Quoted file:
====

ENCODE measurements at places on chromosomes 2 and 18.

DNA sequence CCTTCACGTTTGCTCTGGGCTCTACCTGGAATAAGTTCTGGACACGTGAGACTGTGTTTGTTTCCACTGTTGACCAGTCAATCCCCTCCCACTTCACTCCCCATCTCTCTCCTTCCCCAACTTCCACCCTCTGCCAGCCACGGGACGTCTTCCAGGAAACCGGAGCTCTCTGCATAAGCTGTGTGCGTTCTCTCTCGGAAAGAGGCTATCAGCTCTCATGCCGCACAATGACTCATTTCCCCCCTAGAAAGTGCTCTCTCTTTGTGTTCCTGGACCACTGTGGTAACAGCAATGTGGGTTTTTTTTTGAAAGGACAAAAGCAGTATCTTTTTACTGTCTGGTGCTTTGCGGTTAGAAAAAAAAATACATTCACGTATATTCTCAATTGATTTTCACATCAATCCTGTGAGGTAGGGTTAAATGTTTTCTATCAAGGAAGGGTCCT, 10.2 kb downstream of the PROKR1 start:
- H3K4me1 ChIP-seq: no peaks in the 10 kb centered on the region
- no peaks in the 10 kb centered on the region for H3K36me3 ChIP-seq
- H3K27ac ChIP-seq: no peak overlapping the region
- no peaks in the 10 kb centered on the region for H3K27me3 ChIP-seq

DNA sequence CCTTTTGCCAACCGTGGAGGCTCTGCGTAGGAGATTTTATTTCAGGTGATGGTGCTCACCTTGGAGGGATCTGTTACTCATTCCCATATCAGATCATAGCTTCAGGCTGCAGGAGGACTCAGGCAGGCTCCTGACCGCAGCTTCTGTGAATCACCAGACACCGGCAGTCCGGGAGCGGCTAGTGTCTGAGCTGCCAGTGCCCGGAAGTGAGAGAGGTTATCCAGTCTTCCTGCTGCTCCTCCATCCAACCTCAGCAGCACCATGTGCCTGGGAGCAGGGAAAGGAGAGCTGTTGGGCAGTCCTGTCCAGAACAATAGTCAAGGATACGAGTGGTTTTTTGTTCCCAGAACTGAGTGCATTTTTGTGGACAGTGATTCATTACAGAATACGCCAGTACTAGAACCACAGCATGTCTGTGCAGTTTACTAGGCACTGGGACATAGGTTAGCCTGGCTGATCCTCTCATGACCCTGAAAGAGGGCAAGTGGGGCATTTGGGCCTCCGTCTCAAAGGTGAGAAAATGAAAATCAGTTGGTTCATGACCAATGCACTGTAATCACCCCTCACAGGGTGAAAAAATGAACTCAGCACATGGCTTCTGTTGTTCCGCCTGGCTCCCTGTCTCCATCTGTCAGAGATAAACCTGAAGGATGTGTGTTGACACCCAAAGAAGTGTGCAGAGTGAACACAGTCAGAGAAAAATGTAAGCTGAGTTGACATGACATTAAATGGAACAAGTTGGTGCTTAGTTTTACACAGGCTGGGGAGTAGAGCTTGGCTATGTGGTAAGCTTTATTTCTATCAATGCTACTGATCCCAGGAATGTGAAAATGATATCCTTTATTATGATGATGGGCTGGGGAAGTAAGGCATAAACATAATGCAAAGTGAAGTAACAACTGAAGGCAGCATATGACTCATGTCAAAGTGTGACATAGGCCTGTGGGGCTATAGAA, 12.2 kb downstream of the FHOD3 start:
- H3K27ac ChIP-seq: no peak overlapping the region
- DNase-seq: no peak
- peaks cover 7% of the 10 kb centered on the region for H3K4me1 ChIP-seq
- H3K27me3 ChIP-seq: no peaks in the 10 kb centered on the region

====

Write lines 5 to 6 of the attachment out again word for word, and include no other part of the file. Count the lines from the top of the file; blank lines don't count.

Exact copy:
- H3K27ac ChIP-seq: no peak overlapping the region
- no peaks in the 10 kb centered on the region for H3K27me3 ChIP-seq